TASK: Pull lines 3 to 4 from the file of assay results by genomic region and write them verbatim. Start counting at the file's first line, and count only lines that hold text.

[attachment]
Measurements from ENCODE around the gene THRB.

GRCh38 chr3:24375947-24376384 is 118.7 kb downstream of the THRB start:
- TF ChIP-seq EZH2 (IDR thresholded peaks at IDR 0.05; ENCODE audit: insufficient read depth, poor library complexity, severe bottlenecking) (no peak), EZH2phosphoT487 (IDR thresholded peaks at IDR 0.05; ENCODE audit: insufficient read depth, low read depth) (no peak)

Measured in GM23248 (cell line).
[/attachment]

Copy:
- TF ChIP-seq EZH2 (IDR thresholded peaks at IDR 0.05; ENCODE audit: insufficient read depth, poor library complexity, severe bottlenecking) (no peak), EZH2phosphoT487 (IDR thresholded peaks at IDR 0.05; ENCODE audit: insufficient read depth, low read depth) (no peak)

Measured in GM23248 (cell line).